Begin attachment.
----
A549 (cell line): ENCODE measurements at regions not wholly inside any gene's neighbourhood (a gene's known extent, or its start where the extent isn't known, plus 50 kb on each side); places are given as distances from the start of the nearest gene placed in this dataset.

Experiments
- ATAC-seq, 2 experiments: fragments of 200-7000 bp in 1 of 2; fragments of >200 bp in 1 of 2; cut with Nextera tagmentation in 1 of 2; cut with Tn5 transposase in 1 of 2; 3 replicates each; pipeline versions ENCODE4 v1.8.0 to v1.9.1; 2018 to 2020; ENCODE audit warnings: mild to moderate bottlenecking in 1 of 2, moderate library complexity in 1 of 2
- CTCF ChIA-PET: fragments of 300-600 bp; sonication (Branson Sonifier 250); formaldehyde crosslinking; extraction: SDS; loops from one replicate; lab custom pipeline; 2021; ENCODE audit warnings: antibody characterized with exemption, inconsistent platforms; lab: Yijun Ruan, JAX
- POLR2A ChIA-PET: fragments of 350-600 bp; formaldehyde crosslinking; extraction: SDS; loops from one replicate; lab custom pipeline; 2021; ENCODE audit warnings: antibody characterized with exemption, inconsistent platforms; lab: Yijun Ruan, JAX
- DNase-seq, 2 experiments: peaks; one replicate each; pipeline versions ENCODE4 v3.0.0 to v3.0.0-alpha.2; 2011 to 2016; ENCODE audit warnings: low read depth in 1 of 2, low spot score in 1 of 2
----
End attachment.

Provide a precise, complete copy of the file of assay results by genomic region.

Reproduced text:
A549 (cell line): ENCODE measurements at regions not wholly inside any gene's neighbourhood (a gene's known extent, or its start where the extent isn't known, plus 50 kb on each side); places are given as distances from the start of the nearest gene placed in this dataset.

Experiments
- ATAC-seq, 2 experiments: fragments of 200-7000 bp in 1 of 2; fragments of >200 bp in 1 of 2; cut with Nextera tagmentation in 1 of 2; cut with Tn5 transposase in 1 of 2; 3 replicates each; pipeline versions ENCODE4 v1.8.0 to v1.9.1; 2018 to 2020; ENCODE audit warnings: mild to moderate bottlenecking in 1 of 2, moderate library complexity in 1 of 2
- CTCF ChIA-PET: fragments of 300-600 bp; sonication (Branson Sonifier 250); formaldehyde crosslinking; extraction: SDS; loops from one replicate; lab custom pipeline; 2021; ENCODE audit warnings: antibody characterized with exemption, inconsistent platforms; lab: Yijun Ruan, JAX
- POLR2A ChIA-PET: fragments of 350-600 bp; formaldehyde crosslinking; extraction: SDS; loops from one replicate; lab custom pipeline; 2021; ENCODE audit warnings: antibody characterized with exemption, inconsistent platforms; lab: Yijun Ruan, JAX
- DNase-seq, 2 experiments: peaks; one replicate each; pipeline versions ENCODE4 v3.0.0 to v3.0.0-alpha.2; 2011 to 2016; ENCODE audit warnings: low read depth in 1 of 2, low spot score in 1 of 2